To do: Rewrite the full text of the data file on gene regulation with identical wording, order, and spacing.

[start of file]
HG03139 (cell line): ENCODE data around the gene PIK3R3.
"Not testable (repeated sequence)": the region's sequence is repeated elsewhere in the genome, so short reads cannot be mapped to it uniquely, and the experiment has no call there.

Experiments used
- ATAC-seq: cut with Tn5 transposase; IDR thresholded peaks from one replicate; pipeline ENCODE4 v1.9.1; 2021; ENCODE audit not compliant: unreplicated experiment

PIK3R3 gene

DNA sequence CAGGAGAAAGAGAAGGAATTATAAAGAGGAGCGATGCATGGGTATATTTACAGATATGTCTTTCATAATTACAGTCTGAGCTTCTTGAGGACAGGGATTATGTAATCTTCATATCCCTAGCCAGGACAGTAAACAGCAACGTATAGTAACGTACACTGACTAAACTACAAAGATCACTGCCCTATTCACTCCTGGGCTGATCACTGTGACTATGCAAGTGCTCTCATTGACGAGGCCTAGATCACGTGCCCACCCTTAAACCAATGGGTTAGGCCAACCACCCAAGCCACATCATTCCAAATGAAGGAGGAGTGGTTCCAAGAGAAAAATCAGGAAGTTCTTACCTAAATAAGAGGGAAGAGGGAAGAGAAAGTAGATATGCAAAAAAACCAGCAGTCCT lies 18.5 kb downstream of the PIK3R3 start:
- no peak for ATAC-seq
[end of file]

HG03139 (cell line): ENCODE data around the gene PIK3R3.
"Not testable (repeated sequence)": the region's sequence is repeated elsewhere in the genome, so short reads cannot be mapped to it uniquely, and the experiment has no call there.

Experiments used
- ATAC-seq: cut with Tn5 transposase; IDR thresholded peaks from one replicate; pipeline ENCODE4 v1.9.1; 2021; ENCODE audit not compliant: unreplicated experiment

PIK3R3 gene

DNA sequence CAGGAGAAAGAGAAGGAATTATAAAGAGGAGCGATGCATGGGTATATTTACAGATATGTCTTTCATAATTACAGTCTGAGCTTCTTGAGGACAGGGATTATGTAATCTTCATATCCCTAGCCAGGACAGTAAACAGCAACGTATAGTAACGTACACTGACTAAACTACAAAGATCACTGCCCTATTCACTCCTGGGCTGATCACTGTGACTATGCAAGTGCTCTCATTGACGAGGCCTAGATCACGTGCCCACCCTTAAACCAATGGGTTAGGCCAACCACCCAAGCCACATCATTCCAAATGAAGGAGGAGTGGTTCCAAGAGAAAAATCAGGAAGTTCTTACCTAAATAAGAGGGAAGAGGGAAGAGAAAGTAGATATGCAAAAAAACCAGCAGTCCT lies 18.5 kb downstream of the PIK3R3 start:
- no peak for ATAC-seq